In their work on novel predictive approaches and therapeutic strategies, Dr Raza and Dr Filer are working closely with colleagues, endocrinologist Dr Mark Cooper and immunologist Dr David Sansom. Both men are Arthritis Research UK-funded; Dr Cooper to investigate alternatives to steroids, and Dr Sansom in looking at the anti-inflammatory properties of vitamin D in rheumatoid arthritis.

Just over the way in the brand new Queen Elizabeth Hospital is the Centre for Translational Inflammation Research and Centre for Healthy Ageing Research, Professor Janet Lord is heading research that looks into what keeps our immune systems healthy in old age. Another academic with a good line in snappy one-liners, Professor Lord subscribes to the adage: “old age should be enjoyed rather than endured.” Among her many projects is a study looking at the effects of stress and depression in hip fracture patients, which has shown that old people’s stress responses are up to seven times higher than younger people.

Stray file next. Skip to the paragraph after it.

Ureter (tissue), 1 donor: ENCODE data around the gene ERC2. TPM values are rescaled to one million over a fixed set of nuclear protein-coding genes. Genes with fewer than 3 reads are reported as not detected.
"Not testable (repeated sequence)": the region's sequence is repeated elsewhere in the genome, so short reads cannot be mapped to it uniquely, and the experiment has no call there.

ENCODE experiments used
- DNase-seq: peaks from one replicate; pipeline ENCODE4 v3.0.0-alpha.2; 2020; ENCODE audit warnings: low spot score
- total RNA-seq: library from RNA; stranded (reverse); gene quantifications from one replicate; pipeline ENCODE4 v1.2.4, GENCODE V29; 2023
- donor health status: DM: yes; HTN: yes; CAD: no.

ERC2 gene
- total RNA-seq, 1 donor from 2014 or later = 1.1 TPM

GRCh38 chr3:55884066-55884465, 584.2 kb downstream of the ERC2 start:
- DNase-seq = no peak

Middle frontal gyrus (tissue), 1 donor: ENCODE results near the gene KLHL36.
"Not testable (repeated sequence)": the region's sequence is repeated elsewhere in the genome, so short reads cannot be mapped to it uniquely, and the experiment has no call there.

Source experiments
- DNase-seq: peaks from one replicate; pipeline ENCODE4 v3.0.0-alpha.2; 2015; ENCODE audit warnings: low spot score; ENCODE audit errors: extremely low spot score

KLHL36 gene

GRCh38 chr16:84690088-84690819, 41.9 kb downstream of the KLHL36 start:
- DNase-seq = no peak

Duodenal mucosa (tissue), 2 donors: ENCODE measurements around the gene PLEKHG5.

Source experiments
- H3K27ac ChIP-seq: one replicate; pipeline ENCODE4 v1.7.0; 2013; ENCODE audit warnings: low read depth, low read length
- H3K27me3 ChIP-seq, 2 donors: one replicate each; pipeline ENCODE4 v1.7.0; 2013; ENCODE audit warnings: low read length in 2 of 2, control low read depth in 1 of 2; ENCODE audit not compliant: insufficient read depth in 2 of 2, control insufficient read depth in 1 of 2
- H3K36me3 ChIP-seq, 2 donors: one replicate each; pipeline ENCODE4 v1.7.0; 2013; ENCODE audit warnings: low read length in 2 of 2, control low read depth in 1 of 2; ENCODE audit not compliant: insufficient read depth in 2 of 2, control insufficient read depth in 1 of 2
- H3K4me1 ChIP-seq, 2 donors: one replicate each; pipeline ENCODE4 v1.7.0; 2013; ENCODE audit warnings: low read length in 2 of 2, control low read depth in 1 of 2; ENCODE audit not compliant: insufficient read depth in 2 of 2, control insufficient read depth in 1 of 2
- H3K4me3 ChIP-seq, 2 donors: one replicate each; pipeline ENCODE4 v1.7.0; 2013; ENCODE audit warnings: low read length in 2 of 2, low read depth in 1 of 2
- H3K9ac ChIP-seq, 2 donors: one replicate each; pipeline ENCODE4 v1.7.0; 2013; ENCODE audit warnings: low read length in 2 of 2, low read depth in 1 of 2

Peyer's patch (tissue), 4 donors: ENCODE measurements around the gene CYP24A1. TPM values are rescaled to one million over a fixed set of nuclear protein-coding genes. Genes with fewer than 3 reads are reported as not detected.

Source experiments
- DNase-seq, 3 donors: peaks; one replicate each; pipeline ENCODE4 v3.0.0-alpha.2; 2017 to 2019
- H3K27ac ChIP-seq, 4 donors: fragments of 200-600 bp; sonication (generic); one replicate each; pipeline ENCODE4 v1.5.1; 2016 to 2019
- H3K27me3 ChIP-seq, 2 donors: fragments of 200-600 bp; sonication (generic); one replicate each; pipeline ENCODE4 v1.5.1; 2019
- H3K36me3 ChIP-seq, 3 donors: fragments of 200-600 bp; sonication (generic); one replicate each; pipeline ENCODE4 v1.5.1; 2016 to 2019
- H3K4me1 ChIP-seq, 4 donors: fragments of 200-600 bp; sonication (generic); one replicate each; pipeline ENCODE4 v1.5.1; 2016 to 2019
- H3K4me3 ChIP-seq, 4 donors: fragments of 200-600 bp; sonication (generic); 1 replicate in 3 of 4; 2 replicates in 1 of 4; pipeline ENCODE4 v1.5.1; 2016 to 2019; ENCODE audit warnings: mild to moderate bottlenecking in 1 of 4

Birmingham is a major centre of Arthritis Research UK-funded work, currently in receipt of £1.5 million. The Rheumatology Research Group is based in the school of Immunity and Infection in the College of Medical and Dental Science, and researchers are also active in the MRC Centre for immune Regulation. Team members also now work in the new Centre for Translational Inflammation Research in the brand new Queen Elizabeth Hospital, and run clinics throughout Birmingham. Chris Buckley, Arthritis Research UK Professor since 2002, who has a good line in sound bites, says: “We don’t have an institute of rheumatology. We collaborate with minds; not places.” He heads a team of academic and clinical rheumatologists, GPs, biological and social scientists and allied health professionals, with the aim of improving clinical outcomes for those with, and at risk of developing, rheumatoid arthritis.